To help address the gap; as part of the knowledge exchange leading up to The Responsible Extractives Summit, Ethical Corporation brought together 2 experts in this area for a constructive chat about Creating A Successful Local Content Strategy in our webinar featuring:

Mellissa “Mel” Case, Stakeholder Engagement Manager, Bechtel Corporation -@Bechtel
Jeff Geipel, Mining Shared Value Venture Leader, Engineers without Borders -@ewb_msv

Interactive voting responses

As Mel Case mentioned in her opening statement for the webinar, local content is essential regardless of size and scale because it allows people to become part of the project, providing them with a first-hand experience of the challenges and opportunities that companies face.

However, two-thirds of our listeners mentioned that they do not have a clear local content strategy.

Jeff Geipel stated that an increasing trend is to have more local content strategies and it’s only a matter of time before most companies have one.

Interestingly, when asked if local content requirements from host governments are too high, the majority of attendees (92%) said that LCR’s were either manageable or too low – perhaps a reflection on the numerous benefits that good local content practises can provide business. An interesting point to consider here is that, although most attendees agree that local content requirements are manageable, many are not enacting a relevant strategy.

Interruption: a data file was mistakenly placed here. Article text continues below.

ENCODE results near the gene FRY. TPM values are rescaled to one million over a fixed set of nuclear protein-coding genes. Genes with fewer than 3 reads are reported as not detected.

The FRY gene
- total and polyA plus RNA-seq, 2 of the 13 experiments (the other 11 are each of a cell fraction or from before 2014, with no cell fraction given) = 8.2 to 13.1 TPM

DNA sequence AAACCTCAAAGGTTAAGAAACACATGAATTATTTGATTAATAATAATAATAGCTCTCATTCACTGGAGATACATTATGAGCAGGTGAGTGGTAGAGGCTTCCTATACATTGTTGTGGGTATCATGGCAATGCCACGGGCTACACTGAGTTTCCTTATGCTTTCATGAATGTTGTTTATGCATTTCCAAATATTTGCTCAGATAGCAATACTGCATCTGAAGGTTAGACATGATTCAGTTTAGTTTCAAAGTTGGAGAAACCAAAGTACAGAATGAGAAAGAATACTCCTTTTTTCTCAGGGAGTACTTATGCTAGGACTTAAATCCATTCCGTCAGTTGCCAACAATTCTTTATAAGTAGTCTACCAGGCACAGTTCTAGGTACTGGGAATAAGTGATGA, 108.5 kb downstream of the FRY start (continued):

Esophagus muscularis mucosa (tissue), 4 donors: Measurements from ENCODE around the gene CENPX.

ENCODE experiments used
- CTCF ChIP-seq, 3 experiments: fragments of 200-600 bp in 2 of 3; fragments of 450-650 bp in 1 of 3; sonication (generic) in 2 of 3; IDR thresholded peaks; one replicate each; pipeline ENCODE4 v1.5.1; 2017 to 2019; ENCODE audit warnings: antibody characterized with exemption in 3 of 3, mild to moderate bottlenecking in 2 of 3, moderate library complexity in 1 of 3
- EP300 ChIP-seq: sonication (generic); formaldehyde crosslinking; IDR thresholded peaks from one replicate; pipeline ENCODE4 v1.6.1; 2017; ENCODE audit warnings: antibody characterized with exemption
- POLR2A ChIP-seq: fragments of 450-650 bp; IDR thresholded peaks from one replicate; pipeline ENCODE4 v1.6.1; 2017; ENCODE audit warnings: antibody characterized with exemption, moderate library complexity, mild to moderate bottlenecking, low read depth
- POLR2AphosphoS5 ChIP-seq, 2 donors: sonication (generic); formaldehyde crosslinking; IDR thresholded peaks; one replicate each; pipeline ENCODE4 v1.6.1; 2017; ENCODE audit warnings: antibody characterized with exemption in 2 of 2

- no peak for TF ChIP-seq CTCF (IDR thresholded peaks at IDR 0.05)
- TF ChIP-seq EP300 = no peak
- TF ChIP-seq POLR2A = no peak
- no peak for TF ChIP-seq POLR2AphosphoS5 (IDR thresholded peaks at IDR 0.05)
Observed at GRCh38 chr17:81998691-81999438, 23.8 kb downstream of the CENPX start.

The majority of attendees (83%) also highlighted that LCR’s are likely to increase as resource rich governments look to use mining, oil and gas as a catalyst for socio-economic development.

Jeff mentioned that the increase in LCRs has been happening over the past decade, in particular on two main fronts. First, with the African Mining Vision’s release in 2009 and its focus on increasing local content, virtually all new mining codes across the continent have included local content clauses. Second, legal agreements with Aboriginal communities in Canada and Australia, such as Impact Benefit Agreements (IBAs) are only becoming more comprehensive and are including more focus on local procurement and supplier training.

Mel also highlighted the increase in both Australia and Canada and foresees LCRs becoming more prescriptive in nature i.e. setting specific targets and quotas for local procurement and employment.

Jeff also provided some insight as to why LCRs are increasing in the current economic climate: Oil, Gold, Iron Ore and the majority of metals and minerals are hitting low points in their price cycle, which means that there is little to show to governments from tax revenues; just one reason why it is important to get ahead of the curve on Local Content.

The ability to demonstrate the impact extractive projects have on the local economy through the multiplier effect is an important tool that can be used to increase access to resources. However, 67% of respondents state that they do not effectively report or communicate the contribution that local content from their projects make towards the community.